An Incomplete Audit at the Earnings Announcement: Implications for Financial Reporting Quality and the Market’s Response to Earnings
Posted: 2 Jan 2019
Date Written: August 24, 2018
There has been a substantial increase, since 2004, in the number of firms that announce annual earnings before audit completion as opposed to after audit completion. In this study, we argue that earnings announced before audit completion are associated with lower financial reporting quality and investor perceptions that earnings are more likely to be overstated. Consistent with this expectation, we document that the market places more (less) weight on good (bad) earnings news for earnings announced after audit completion relative to earnings announced before audit completion. We continue to find this differential market response when we expand the returns window to include the 10-K filing date, suggesting that the differential response is not driven by investors’ temporary concerns about earnings revisions between the earnings announcement and the 10-K filing date or by differential GAAP disclosures in the earnings announcement, as suggested in prior research. Finally, as a direct test of financial reporting quality, we show that earnings announced with a completed audit are less likely to be restated in the future, are less likely to meet or beat expectations, and are associated with fewer income-increasing discretionary accruals than those announced with an incomplete audit.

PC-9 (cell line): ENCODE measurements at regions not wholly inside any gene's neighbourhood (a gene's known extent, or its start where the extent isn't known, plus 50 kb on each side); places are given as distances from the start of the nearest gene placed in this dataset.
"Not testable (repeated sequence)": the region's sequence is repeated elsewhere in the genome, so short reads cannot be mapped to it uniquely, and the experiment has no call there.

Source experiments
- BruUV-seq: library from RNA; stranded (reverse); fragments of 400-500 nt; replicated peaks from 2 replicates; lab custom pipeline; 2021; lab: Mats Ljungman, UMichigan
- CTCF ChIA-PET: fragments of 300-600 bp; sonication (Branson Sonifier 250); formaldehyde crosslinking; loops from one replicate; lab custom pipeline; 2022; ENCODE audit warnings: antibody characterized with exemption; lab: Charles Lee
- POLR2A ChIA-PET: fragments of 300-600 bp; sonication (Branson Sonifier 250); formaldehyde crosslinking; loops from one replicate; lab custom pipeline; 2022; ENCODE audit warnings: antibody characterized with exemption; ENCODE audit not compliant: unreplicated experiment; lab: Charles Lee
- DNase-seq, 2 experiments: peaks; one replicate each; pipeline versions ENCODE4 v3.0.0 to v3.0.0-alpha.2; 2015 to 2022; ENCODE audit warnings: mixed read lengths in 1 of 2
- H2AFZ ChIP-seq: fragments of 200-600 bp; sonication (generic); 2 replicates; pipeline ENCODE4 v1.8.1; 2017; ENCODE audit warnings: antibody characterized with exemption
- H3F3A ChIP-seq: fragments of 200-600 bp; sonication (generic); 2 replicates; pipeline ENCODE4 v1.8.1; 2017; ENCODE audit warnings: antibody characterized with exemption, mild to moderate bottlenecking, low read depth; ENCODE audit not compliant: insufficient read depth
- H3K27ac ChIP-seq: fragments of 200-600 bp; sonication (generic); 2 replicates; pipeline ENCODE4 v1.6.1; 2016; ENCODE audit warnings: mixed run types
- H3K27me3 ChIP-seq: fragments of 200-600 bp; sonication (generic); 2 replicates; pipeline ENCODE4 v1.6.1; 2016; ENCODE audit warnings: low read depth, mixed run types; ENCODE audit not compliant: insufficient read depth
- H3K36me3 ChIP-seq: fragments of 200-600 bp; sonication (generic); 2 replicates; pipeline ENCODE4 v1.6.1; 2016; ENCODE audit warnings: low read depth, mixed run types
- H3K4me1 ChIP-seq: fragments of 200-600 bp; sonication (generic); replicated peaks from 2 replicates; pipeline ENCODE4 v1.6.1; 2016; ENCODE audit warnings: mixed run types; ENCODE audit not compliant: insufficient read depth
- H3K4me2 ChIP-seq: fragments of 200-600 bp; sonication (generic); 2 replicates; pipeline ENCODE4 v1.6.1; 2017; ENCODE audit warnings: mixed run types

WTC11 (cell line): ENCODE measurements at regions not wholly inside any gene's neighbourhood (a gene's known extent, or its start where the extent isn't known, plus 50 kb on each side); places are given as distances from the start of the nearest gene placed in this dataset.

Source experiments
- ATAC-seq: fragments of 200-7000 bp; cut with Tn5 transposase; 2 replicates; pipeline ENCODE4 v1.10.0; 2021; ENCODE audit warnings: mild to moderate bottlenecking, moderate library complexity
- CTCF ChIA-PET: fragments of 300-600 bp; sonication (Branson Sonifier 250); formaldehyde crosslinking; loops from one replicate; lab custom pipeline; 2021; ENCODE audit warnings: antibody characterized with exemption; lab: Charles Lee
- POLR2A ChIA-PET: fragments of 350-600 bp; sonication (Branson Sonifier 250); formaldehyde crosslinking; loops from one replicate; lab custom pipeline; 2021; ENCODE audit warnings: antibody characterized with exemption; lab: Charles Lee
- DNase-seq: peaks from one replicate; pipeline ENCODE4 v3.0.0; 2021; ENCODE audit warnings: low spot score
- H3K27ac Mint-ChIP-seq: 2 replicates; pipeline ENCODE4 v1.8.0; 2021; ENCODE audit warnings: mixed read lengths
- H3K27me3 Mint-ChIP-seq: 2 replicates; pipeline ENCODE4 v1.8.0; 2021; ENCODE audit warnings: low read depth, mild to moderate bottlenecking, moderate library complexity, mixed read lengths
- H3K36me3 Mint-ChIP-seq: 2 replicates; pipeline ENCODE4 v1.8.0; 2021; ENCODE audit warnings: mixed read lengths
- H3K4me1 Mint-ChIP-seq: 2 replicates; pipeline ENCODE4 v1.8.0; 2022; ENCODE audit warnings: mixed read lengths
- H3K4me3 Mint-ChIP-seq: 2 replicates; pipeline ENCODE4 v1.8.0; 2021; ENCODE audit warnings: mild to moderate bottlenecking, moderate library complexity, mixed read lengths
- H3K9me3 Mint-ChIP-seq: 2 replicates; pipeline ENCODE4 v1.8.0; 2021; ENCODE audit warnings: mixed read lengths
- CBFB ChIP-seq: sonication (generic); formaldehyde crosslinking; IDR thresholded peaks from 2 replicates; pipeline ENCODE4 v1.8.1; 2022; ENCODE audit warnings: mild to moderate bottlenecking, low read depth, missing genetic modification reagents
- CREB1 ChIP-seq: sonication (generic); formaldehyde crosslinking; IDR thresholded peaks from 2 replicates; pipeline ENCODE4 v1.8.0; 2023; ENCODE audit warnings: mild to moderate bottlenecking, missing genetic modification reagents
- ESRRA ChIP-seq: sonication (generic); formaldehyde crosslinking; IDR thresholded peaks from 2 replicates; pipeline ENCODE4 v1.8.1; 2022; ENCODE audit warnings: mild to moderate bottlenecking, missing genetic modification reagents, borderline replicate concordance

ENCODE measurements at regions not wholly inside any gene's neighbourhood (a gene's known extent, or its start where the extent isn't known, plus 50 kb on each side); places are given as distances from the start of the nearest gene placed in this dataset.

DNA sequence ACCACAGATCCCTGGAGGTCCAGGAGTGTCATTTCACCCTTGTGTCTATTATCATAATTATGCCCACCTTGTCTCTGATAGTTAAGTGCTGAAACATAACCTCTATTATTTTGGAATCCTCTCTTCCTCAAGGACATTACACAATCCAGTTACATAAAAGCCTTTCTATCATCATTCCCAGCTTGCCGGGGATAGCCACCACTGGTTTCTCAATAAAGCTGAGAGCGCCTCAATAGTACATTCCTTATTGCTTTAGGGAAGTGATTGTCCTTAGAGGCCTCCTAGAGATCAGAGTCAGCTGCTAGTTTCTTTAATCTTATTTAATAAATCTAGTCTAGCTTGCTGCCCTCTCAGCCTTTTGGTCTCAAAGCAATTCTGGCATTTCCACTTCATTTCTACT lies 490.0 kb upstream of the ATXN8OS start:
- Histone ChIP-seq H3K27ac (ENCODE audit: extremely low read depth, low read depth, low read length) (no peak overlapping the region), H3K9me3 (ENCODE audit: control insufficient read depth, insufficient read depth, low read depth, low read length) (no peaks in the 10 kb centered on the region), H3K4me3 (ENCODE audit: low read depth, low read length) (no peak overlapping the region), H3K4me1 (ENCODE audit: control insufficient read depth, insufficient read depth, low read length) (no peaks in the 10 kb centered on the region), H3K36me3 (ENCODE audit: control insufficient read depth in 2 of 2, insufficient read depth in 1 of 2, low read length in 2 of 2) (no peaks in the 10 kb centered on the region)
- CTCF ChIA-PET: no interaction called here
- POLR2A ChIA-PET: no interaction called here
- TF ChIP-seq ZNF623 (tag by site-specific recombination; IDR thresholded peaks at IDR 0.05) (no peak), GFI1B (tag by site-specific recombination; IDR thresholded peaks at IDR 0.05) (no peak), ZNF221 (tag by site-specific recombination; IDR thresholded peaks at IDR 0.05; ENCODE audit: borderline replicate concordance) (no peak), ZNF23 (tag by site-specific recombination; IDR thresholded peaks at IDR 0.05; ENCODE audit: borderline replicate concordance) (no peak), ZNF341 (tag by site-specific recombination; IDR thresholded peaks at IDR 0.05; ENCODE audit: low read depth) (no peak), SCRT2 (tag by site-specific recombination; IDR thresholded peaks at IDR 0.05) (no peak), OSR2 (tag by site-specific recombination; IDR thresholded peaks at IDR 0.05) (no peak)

Keywords: audit completeness, earnings announcement, market response, financial reporting quality
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